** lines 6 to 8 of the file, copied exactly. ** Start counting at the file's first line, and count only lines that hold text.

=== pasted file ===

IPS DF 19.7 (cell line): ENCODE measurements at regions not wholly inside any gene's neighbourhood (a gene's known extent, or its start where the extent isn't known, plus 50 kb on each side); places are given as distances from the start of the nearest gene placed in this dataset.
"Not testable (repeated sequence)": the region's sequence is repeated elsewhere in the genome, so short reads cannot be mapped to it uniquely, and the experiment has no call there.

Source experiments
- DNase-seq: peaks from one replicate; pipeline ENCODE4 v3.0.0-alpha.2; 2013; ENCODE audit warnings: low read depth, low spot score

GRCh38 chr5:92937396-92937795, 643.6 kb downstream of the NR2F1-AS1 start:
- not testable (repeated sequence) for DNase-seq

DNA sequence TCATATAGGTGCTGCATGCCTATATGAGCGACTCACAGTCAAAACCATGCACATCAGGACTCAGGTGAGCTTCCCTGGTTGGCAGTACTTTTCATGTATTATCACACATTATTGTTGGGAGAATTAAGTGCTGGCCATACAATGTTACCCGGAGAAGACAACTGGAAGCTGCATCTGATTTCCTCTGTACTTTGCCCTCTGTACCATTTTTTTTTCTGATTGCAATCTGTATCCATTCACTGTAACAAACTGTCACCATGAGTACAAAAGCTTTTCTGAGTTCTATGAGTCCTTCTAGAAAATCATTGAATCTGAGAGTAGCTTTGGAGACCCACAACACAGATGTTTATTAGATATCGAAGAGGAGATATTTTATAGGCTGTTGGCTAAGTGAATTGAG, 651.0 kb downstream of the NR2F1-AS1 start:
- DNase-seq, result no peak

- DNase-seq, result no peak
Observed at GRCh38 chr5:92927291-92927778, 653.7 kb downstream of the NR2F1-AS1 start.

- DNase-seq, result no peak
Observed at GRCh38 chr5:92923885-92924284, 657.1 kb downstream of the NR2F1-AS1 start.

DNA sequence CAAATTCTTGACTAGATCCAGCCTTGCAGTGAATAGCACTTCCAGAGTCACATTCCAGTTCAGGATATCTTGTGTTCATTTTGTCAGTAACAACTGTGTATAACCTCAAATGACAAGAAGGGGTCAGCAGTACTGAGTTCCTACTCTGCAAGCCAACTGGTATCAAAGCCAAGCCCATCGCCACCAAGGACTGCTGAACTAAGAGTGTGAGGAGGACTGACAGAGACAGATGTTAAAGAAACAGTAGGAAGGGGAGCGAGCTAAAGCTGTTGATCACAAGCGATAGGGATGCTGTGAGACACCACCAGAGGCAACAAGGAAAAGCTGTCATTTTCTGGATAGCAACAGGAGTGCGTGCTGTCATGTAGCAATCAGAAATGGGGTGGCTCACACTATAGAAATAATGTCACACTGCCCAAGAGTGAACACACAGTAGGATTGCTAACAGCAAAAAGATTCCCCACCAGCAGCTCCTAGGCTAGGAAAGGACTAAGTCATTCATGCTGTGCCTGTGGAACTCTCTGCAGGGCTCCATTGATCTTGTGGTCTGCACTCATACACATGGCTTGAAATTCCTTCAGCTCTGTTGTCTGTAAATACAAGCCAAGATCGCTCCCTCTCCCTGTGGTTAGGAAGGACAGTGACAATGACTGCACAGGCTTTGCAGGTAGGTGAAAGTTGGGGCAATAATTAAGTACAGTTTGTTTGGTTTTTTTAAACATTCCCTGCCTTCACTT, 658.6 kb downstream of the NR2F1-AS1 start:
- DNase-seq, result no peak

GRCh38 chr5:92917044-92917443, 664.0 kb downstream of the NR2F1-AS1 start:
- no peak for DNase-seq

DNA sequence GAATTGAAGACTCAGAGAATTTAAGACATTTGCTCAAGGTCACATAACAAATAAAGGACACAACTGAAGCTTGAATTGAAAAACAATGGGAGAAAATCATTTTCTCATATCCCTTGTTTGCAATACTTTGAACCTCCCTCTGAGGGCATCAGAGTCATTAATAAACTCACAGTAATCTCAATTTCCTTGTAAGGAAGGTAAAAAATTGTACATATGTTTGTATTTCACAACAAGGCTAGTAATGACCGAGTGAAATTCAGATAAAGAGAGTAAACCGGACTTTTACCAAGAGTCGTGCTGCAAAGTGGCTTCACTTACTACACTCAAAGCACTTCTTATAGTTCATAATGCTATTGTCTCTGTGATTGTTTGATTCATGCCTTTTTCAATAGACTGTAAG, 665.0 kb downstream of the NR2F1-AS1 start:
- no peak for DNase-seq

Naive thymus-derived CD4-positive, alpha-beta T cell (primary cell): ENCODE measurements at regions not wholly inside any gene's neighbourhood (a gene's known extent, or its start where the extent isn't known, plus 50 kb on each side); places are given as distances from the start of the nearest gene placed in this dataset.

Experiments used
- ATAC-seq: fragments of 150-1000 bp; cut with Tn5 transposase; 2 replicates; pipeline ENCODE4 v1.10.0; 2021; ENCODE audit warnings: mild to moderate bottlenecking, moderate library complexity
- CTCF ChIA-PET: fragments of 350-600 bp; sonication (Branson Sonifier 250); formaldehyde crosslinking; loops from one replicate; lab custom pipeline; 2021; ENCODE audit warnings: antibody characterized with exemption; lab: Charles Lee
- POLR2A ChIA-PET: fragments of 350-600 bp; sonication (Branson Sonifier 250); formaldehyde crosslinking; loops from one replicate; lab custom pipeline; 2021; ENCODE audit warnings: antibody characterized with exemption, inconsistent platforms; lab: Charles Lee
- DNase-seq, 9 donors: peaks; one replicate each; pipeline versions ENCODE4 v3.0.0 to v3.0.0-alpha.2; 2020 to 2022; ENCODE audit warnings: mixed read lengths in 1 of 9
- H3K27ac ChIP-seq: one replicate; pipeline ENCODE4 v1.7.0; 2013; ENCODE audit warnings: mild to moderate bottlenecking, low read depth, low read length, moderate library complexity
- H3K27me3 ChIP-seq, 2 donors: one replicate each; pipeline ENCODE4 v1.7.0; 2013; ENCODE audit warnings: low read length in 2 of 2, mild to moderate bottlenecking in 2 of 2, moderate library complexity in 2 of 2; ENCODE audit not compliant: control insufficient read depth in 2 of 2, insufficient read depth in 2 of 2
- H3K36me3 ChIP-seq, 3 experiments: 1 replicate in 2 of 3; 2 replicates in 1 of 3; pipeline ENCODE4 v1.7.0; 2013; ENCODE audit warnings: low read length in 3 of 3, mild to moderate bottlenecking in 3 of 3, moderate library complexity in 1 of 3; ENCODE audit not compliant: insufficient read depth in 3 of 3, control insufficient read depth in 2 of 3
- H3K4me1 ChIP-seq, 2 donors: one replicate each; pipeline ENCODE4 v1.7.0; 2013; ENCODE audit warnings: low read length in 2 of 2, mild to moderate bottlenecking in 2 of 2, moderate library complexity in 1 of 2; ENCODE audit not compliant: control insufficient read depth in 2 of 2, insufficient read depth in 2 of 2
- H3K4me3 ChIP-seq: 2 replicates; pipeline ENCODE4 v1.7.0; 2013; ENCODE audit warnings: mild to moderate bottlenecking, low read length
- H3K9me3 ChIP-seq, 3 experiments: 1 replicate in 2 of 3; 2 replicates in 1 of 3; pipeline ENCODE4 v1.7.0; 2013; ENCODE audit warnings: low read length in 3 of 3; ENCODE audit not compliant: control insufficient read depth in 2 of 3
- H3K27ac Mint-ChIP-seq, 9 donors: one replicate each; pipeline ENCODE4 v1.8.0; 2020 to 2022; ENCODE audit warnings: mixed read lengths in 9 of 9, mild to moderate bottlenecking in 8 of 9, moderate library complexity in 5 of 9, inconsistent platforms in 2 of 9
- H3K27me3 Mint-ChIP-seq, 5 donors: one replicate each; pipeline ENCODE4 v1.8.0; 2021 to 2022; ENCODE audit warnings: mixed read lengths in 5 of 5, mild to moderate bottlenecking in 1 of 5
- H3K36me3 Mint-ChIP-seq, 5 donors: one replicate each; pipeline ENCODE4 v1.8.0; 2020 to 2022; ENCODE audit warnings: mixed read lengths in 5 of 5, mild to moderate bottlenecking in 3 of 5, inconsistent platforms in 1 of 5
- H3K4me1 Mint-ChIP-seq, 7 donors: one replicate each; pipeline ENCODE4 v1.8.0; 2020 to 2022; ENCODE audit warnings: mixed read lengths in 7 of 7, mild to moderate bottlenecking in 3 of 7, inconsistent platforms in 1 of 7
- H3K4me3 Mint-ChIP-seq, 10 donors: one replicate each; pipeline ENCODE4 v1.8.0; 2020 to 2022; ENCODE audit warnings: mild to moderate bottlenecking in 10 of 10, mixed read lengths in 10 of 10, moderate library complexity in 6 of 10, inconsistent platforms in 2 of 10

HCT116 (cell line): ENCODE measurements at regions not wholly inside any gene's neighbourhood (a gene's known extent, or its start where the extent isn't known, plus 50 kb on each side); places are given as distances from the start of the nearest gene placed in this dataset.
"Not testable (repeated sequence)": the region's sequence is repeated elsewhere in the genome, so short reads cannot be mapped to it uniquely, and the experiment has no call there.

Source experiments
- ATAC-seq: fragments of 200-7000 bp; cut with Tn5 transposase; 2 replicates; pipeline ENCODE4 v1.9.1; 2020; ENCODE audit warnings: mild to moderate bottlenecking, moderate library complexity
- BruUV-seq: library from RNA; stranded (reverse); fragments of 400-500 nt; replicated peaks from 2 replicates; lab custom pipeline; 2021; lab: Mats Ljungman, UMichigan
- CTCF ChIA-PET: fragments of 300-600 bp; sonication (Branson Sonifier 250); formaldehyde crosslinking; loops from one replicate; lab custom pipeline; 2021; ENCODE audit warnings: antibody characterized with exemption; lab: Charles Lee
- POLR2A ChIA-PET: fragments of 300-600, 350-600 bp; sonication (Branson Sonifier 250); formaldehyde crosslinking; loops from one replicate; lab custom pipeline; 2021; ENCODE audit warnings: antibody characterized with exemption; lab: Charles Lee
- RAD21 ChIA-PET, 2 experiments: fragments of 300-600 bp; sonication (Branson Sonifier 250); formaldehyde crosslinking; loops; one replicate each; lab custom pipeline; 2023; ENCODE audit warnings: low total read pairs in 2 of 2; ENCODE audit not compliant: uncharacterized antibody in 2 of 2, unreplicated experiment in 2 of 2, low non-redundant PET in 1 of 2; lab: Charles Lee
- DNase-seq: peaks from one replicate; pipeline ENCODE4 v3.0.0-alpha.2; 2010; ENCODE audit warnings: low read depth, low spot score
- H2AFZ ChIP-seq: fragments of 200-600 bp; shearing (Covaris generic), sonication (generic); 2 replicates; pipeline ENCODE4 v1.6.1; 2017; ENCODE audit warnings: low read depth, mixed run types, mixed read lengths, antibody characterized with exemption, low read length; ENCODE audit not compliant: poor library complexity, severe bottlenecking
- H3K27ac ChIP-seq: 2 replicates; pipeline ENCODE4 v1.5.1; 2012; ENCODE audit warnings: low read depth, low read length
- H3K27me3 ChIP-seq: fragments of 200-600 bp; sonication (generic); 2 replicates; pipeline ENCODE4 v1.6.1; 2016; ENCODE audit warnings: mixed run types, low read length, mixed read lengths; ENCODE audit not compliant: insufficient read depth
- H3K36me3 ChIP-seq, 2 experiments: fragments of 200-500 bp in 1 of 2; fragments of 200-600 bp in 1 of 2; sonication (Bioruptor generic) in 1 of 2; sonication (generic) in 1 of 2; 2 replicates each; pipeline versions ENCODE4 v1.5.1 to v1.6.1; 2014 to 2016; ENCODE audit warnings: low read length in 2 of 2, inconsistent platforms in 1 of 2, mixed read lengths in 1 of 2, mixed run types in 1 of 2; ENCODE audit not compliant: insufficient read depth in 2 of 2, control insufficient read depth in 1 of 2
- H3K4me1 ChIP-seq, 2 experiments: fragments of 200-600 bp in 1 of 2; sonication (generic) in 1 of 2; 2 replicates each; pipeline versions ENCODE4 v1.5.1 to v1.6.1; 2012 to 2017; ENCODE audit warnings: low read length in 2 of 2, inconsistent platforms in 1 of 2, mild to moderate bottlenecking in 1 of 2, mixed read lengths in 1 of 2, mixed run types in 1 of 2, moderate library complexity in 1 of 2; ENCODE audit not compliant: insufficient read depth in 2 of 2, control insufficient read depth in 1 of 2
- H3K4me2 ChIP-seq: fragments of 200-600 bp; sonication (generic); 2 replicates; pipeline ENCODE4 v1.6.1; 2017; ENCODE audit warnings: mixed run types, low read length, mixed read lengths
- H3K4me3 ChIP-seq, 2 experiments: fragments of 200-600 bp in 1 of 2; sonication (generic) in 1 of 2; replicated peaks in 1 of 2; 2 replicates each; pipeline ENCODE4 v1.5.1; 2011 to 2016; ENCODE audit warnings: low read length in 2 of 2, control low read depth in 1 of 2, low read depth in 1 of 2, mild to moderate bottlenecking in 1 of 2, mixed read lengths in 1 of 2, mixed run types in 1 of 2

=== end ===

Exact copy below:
- not testable (repeated sequence) for DNase-seq

DNA sequence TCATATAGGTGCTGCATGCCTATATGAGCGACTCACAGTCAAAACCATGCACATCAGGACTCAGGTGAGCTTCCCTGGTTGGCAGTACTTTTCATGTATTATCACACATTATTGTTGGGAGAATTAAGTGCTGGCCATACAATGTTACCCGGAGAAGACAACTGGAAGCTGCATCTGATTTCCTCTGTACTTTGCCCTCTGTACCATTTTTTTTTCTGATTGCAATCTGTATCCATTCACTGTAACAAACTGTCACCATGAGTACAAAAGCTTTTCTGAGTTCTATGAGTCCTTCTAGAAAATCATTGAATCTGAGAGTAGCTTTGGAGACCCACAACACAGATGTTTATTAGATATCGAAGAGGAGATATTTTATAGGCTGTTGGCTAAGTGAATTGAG, 651.0 kb downstream of the NR2F1-AS1 start:
- DNase-seq, result no peak